Advice neededšŸ™

Hi all...we seriously need advise!
Our 17 yr old son stays in his own flat because we couldnt live with his behaviour anymore....he came to visit at our home yesterday...he had a nice time alone, while me and hubby and little brother went out with granddad.
At the end of the day he Uber to his own flat....later in evening we found this surprize in our bathroom...he left 2 heavily soiled underwear in the white bucket ( we keep there if he needs to wash anything out).....šŸ˜‘....
He sometimes do still soil his pants ( professionals cant find any cause..)
...when we phoned him he only said sorry, he forgot....but this isnt the first time he does this...he went on and on about we not showing enough love towards him...but I reminded him that its difficult to show love if he disrespects us in this way...my hubby had to wash his underwear yesterday, its horrible. How would you suggest we handle this situation, what would be a suitible consequence, any advice would be appreciated please.
 

Copabanana

Well-Known Member
Hello Sunshine

What a difficult situation! You say professionals have not found a cause for this. Do you mean a medical or psychological cause?
If medical causation has been ruled out, and he is of normal intelligence, then it seems this is behavioral or mental illness. HasI he been evaluated by a psychologist or psychiatrist? Does this only happen at home or has it occurred at school or other places?

If he is selectively doing this only at your home, he is either triggered or acting out.

Has he had psychological counseling? How is he doing in school? Socially? Does he have hobbies? When did the behavioral problems begin? Was there a trigger?

What were the behavioral problems that made him leave the house?

Clearly, he can't have the fun of the house if he is misbehaving like this. On the other hand, 17 is still not a legal adult. And more importantly, it sounds as if he needs you emotionally, feels rejected, and wants more closely. It's very difficult when we push away children, even adult children who need us and benefit from our involvement. Even more so if the child is underage.

I suggest a neuropsychological evaluation by a neuropsychologist. This professional would do a battery of tests and an interview to try to identify personality dynamics, cognitive, and emotional factors that may underlie the difficulties your son is having. They may also interview family members. Sometimes there can be family dynamics that one child in the family can give voice to. This is called the identified patient. Often when a child acts out, it's easy for them to be the focal point for emotion and conflict. I know that happened with my own son. A psychologist might be able to help. Good luck.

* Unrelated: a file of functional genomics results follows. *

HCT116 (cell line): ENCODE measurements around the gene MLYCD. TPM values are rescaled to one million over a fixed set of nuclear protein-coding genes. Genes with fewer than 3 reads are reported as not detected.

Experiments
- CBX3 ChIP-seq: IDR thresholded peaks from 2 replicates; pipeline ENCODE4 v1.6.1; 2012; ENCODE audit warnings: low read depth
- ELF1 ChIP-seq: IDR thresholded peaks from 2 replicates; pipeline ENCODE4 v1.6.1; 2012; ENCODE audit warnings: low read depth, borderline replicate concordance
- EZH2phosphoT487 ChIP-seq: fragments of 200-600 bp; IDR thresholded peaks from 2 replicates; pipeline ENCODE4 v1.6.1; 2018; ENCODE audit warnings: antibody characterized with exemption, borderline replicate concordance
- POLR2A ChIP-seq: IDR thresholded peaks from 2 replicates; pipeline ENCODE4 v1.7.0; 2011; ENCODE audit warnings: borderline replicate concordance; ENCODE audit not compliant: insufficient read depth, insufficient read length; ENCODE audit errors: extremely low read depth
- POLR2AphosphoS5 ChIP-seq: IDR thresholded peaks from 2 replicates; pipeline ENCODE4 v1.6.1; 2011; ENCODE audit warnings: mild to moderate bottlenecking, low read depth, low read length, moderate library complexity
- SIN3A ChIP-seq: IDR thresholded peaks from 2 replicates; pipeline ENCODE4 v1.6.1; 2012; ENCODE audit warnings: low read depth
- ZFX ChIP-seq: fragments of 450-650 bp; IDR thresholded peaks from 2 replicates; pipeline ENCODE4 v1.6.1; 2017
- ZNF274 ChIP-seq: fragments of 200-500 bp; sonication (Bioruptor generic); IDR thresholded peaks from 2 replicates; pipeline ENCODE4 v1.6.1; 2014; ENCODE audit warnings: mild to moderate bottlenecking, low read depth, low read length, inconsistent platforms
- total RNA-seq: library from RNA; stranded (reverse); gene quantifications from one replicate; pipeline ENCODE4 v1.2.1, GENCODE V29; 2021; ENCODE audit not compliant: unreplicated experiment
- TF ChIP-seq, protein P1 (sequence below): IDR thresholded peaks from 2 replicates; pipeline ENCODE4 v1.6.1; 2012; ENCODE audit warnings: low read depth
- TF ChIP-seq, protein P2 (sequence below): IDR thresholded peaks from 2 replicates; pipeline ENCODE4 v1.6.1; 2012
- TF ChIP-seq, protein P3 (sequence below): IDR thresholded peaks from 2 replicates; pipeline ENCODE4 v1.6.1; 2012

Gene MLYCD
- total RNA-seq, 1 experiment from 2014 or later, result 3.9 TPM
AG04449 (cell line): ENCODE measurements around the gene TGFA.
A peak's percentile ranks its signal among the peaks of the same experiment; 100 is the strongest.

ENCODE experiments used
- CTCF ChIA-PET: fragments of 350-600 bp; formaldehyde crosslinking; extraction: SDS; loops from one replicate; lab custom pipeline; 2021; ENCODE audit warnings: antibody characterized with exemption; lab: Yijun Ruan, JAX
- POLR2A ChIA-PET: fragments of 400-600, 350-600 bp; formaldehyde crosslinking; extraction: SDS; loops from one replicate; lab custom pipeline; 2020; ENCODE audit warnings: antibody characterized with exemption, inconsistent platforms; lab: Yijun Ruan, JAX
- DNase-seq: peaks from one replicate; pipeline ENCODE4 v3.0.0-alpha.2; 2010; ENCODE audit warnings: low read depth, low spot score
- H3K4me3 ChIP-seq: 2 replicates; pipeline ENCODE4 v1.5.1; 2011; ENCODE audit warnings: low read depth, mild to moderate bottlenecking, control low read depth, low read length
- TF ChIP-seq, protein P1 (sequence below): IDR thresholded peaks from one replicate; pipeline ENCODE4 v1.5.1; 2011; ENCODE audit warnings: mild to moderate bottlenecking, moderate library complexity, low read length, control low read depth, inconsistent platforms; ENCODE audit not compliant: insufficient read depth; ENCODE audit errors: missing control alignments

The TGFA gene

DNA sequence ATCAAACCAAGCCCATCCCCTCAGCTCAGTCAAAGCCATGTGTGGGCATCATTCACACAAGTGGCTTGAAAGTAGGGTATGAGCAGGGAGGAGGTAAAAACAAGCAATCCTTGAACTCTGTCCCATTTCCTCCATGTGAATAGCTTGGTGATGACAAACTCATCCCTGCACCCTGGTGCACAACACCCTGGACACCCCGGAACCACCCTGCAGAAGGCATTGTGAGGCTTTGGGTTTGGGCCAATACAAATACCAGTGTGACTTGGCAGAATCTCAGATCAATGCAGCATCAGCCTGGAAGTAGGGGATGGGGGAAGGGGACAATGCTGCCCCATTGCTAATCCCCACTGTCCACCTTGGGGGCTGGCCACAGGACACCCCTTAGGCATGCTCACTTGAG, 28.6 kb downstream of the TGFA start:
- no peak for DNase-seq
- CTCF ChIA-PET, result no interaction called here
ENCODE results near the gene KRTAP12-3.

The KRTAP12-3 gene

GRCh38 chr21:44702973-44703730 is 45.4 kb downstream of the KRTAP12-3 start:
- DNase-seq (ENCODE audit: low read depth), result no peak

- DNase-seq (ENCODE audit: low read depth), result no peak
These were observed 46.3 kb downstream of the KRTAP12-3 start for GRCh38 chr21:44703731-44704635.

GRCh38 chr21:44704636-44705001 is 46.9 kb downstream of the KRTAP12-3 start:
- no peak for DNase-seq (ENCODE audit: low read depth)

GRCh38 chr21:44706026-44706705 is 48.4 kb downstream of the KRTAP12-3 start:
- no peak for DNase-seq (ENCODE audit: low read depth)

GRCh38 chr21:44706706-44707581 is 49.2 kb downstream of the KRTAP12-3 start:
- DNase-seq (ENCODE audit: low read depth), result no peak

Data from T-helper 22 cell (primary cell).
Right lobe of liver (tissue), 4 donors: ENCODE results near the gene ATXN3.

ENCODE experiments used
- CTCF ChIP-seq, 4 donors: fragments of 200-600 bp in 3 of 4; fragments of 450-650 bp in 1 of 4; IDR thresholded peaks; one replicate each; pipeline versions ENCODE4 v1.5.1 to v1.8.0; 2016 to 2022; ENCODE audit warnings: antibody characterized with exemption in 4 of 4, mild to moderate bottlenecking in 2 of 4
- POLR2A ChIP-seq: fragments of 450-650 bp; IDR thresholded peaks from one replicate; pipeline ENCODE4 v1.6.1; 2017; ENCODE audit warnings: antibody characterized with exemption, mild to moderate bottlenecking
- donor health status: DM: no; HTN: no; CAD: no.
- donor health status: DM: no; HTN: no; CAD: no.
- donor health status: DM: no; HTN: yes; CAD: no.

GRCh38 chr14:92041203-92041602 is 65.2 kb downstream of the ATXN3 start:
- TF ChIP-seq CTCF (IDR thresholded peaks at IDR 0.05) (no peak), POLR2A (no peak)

ksm

Well-Known Member
How would throwing the soiled underwear away work? Does he do his own laundry at his flat? Or tying them up in a bag and returning them when you see him next,,, I think the returning them. No lectures, just...you left these at our house. Ksm.
 

Crayola13

Well-Known Member
I would have thrown them in the trash. Does he have stomach problems and can't get to the bathroom fast enough? Maybe diapers are needed.
 

Copabanana

Well-Known Member
There is a condition called Irritable Bowel Syndrome. There are 3 types. A constipation dominant type, diarrhea dominant typed, and a mixed type where both occur. In this condition, involuntary fecal incontinence may occur when the uncontrollable urge to go to the bathroom makes it impossible or difficult to get to a toilet in time. As far as I am aware, no medical test can detect this condition. There are various strategies or treatments that can address this.

I am aware of this condition because I have suffered from it. In my own case, it is stress-related. I have used various interventions and treatments to help myself. One is dietary. I have also used supplements, including dietary fiber. Your son may suffer from this condition.

The thing with your son, however, is you speak to a pattern of unspecified, undesirable, and problematic behaviors. While IBS may be one factor it sounds like there is more to this. He and the family may benefit from an evaluation and counseling.
 
Thanx for the feedback.